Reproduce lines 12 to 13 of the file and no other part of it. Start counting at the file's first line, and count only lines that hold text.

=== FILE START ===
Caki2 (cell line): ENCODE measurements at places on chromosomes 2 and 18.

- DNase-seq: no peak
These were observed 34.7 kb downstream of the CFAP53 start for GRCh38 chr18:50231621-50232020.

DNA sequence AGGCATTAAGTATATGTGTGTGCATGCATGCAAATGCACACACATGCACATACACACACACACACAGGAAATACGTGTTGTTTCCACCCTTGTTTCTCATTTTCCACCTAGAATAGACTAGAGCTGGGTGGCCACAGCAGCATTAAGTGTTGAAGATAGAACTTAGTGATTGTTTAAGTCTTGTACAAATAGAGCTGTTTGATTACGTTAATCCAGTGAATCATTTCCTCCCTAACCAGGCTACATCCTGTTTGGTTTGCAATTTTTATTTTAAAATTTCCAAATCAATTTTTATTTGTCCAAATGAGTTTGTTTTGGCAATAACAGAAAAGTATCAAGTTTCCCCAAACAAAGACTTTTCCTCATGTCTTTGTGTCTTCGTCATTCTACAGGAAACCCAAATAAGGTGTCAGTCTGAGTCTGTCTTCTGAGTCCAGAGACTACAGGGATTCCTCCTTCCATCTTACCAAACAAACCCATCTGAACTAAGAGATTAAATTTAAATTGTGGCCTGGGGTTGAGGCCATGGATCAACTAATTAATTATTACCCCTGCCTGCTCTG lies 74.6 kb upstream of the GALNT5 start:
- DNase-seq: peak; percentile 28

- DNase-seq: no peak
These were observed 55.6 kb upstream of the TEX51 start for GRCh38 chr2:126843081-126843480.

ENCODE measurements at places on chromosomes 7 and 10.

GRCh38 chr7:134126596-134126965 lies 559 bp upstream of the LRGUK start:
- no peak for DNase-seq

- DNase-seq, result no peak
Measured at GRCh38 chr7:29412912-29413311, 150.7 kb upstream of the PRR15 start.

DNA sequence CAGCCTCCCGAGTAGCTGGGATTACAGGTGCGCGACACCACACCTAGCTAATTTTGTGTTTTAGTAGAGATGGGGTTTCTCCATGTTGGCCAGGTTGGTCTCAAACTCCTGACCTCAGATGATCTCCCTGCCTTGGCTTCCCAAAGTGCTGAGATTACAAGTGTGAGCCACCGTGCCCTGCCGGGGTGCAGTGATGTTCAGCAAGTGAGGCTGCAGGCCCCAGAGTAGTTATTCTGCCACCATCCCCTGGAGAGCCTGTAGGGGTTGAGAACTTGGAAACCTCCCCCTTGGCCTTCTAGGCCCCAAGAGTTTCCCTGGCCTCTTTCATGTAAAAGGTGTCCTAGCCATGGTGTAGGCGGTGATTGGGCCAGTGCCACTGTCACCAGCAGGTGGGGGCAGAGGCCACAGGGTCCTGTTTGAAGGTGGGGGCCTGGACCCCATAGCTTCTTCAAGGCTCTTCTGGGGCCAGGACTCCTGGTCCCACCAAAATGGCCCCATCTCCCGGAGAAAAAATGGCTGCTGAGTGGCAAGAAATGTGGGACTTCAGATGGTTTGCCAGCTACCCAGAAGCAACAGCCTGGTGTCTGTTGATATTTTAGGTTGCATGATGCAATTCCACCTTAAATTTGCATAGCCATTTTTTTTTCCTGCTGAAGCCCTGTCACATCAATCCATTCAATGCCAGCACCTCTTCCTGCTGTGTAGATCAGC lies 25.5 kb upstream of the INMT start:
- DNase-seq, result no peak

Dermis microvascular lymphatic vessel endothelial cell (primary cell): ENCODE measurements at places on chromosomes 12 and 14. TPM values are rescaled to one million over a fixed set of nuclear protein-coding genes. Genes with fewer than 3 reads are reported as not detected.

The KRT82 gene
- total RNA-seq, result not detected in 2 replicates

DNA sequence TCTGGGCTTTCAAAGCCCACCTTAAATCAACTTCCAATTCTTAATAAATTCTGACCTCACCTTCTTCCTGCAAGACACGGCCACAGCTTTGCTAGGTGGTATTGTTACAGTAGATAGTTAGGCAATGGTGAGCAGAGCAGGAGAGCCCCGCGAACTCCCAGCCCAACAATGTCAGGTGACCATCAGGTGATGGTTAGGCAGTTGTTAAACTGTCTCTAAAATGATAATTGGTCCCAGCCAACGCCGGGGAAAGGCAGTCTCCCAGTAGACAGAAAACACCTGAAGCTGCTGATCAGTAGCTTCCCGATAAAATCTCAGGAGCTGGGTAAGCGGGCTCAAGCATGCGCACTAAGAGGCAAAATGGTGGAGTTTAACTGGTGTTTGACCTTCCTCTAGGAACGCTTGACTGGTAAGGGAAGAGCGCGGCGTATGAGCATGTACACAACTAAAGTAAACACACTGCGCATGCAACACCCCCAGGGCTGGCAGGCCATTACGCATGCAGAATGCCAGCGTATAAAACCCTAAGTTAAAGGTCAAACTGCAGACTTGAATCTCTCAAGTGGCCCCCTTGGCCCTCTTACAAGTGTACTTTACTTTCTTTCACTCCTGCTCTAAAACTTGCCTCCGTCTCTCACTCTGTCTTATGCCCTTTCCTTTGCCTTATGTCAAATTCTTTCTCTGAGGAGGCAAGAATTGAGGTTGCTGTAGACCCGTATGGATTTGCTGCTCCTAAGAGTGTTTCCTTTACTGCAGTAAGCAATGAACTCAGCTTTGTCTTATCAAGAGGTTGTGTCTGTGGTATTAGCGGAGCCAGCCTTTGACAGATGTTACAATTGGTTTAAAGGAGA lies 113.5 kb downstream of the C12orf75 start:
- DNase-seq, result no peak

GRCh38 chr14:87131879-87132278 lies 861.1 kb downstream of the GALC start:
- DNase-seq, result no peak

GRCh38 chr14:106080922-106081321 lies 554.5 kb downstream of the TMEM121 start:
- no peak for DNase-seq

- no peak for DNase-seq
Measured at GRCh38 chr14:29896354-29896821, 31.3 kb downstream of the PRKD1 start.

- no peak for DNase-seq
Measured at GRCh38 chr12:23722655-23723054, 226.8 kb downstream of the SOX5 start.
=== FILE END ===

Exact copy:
Measured at GRCh38 chr7:29412912-29413311, 150.7 kb upstream of the PRR15 start.

DNA sequence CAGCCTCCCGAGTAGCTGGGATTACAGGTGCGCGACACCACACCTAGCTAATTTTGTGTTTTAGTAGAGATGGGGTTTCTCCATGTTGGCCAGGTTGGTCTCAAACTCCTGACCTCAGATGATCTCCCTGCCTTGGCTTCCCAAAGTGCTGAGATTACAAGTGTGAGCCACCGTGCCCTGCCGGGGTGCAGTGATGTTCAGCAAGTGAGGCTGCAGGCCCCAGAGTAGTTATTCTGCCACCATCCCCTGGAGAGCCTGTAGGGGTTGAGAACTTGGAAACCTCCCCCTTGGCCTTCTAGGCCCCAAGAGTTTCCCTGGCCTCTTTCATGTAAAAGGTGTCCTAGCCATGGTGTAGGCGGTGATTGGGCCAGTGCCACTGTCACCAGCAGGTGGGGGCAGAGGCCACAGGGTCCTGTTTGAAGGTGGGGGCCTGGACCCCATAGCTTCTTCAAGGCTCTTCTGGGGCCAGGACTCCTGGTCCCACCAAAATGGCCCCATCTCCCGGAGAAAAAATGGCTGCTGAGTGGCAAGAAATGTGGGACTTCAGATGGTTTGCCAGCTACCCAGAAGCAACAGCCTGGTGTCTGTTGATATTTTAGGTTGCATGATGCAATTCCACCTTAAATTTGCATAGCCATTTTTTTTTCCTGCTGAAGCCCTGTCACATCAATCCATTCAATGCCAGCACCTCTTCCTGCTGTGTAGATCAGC lies 25.5 kb upstream of the INMT start: